Published 2012, Amazon Digital Services, approx 342 pages, Kindle Edition

1315.  England is in the grip of the Great Famine.  Torrential rains have fallen through all of 1314 and show no signs of abatement.  The common people are on the brink of starvation.  Crops rotted in the fields, animals perished and what little food was available, is priced beyond their reach.  It is a life of desperation beyond belief.

Elizabeth Ashwell’s historical fiction novel An Honourable Estate is set in the County of Lancaster, Wigan Parish, in the North of England.  Mabel de Haigh holds the manor house of Haigh through hereditary rights and resides there with her husband, William Bradshaigh.  Theirs is a deep love of 25 years.

The Earl of Lancaster is the feudal lord of Wigan and his minion, Robert Holland, is punctual with collection of dues owing to His Lord, the Earl.  Neither Mabel and William nor the villagers have money or trade in kind to pay the dues and still survive.

William intensely dislikes the Earl of Lancaster for his brutal execution of Piers Gaveston, beloved friend of Edward II, which he witnessed during his 4 years Knight’s compulsory service under Lancaster.

Edward II and the Earl of Lancaster are at considerable odds prior to the execution of Gaveston; the Earl (cousin to Edward II) believing he had entitlement to the Throne of England.  The execution of Gaveston firmly entrenches the enmity.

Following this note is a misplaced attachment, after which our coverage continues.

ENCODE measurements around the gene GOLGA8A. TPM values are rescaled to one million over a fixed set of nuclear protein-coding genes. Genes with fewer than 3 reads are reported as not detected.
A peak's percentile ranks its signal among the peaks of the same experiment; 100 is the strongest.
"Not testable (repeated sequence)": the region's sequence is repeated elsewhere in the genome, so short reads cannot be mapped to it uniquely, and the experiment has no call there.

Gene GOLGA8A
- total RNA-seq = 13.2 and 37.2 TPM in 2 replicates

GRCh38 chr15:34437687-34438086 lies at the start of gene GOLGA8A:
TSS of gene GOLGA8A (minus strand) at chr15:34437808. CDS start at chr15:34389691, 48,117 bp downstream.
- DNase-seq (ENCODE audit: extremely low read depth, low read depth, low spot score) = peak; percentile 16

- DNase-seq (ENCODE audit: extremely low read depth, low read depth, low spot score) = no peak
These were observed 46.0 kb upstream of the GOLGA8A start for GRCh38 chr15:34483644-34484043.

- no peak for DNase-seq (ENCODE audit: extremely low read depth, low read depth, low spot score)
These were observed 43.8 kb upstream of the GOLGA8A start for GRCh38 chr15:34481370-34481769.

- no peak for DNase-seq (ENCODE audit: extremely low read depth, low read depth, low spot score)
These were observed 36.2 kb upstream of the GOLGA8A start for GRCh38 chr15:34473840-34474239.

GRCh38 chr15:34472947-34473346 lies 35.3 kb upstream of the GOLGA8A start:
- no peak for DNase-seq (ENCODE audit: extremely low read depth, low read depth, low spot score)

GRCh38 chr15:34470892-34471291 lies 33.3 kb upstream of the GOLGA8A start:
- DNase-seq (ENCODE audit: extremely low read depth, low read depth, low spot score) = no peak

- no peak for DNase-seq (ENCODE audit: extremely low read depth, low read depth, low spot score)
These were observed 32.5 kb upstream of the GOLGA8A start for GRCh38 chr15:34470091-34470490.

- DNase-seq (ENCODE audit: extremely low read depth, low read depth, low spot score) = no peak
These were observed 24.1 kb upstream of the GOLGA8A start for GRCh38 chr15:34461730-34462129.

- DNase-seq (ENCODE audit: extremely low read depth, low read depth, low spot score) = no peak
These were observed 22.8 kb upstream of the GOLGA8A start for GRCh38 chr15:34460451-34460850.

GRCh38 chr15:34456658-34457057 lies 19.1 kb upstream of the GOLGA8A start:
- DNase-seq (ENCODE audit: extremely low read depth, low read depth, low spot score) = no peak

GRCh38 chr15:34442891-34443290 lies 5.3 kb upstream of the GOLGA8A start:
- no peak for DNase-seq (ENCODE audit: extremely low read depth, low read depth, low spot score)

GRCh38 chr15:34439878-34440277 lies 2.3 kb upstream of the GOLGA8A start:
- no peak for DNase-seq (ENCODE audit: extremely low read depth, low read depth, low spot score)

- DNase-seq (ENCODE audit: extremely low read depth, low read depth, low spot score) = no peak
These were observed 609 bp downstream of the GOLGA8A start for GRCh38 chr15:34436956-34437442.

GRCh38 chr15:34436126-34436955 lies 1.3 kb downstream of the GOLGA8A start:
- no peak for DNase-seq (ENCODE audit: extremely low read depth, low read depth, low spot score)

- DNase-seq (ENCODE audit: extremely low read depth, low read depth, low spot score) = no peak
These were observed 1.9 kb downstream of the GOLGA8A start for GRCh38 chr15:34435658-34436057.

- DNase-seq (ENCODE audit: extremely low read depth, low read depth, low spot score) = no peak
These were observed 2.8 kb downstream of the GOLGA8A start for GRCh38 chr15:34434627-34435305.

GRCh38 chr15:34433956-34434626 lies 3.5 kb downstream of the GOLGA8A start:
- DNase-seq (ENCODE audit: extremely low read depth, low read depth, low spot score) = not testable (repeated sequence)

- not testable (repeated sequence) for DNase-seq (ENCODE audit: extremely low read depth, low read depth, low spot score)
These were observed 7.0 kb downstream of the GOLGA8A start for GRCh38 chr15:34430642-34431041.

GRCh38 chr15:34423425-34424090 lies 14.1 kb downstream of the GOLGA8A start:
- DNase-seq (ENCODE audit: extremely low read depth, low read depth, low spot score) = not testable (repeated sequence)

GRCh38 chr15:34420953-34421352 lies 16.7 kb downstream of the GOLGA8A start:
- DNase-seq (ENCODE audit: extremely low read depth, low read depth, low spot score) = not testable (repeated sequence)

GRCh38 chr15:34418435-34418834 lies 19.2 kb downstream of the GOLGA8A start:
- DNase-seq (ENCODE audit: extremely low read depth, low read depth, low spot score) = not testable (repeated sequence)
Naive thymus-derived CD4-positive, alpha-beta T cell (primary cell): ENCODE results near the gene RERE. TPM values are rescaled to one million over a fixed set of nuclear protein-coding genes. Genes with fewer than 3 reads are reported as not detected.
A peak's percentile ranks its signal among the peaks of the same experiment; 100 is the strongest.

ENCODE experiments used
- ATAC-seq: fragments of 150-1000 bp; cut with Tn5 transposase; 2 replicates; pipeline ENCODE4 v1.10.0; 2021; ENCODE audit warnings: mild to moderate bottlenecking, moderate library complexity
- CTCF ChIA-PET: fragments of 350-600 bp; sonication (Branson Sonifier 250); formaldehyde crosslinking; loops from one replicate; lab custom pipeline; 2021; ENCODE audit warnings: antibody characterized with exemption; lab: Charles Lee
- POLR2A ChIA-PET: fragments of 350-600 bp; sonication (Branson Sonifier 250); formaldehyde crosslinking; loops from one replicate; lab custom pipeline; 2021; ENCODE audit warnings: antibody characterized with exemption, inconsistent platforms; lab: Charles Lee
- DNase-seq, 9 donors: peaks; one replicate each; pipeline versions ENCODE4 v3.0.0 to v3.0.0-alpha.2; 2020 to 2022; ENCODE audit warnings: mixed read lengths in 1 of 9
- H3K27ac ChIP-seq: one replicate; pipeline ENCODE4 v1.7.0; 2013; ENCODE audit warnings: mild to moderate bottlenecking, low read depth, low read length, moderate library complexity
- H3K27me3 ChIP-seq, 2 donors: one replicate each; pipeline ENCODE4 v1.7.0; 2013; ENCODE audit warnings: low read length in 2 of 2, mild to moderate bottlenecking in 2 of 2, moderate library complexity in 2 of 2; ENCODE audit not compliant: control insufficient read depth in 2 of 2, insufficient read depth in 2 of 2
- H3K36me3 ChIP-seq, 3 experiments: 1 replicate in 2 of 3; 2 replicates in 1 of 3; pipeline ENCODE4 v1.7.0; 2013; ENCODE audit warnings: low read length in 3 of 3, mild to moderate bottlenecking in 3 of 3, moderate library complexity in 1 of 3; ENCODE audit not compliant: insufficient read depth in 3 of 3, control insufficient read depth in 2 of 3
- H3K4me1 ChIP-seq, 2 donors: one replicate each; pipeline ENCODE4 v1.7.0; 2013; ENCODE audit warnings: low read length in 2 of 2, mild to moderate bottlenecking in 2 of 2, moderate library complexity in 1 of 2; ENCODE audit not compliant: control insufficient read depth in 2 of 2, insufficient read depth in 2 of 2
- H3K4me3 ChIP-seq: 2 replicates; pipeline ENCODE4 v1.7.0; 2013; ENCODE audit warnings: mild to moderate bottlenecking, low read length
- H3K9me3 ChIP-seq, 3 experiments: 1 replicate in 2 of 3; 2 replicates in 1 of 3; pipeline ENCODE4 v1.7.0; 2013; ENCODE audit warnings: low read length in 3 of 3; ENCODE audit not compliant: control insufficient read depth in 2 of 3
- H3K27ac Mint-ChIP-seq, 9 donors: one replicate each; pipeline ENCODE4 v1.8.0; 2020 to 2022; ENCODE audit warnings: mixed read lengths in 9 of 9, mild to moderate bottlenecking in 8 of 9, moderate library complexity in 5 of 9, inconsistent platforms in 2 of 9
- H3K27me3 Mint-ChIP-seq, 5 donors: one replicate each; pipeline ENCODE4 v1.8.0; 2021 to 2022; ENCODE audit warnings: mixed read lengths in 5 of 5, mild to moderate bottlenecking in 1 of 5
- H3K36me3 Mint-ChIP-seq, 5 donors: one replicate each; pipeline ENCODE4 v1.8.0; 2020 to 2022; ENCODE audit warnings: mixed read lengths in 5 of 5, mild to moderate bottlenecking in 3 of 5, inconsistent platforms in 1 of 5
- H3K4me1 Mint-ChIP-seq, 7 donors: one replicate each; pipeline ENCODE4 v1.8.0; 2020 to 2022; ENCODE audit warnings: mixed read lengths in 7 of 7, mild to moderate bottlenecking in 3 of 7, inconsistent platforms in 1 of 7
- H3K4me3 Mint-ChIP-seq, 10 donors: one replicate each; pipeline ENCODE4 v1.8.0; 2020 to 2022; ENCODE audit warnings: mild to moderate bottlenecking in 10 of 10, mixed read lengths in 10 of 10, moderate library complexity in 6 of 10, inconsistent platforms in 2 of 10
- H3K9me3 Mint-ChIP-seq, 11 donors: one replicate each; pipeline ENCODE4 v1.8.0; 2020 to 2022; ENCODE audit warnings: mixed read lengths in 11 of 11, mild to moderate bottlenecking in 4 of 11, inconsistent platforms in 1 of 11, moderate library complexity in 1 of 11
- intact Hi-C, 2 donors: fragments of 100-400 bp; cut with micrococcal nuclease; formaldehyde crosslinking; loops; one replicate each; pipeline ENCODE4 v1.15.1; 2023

William decides, against Mabel’s misgivings, to join his friend Adam Banastre in rebellion against the Earl and Robert Holland.  It is a lost battle.  William is branded a rebel and traitor.  Further misfortune falls upon him when he  is declared an outlaw for failing to attend a murder hearing.  William is doomed to forever hiding in forests or his life is forfeit.

Mabel refuses to believe her husband is dead.

“Until I see his body I will not believe that he is dead,” Mabel told him [Sir Edward Neville] defiantly.

There is worse to come when Neville pays Mabel a visit to inform her:

“The lands are forfeit on William Bradshaw being declared an outlaw.”

“For a year and a day?”

“Yes, my lady. That is correct.”

An Honourable Estate is the story of a woman’s courage to do whatever she must to retain a home for her children and protection for her villagers.  It’s also a tale of faith.  Faith in God and faith her husband lives though she hears no news of him.  But time marches on. Mabel has to make a choice of the lesser of the evils.

An Honourable Estate is written from 2 points-of-view:  Mabel and William.

We follow William as he struggles to remain alive, yet provides compassionate care for those attacked by Scots, who are also starving.  His anguish that he cannot contact Mabel haunts him.  William has one slight chance, if he plays his cards right, to  redeem himself with Edward II.

I truly enjoyed An Honourable Estate.  Ashworth aptly portrayed the political times and the devastating effects of the Great Famine.  Her writing provides depth, but flows smoothly.  The prologue in An Honourable Estate immediately draws you into the story.  Many times novels contain prologues because it “is the fashion”.  This prologue has a purpose.

I recommend An Honourable Estate.  Ashworth has written a great historical fiction novel.

My rating:  4/5 Stars (Excellent)

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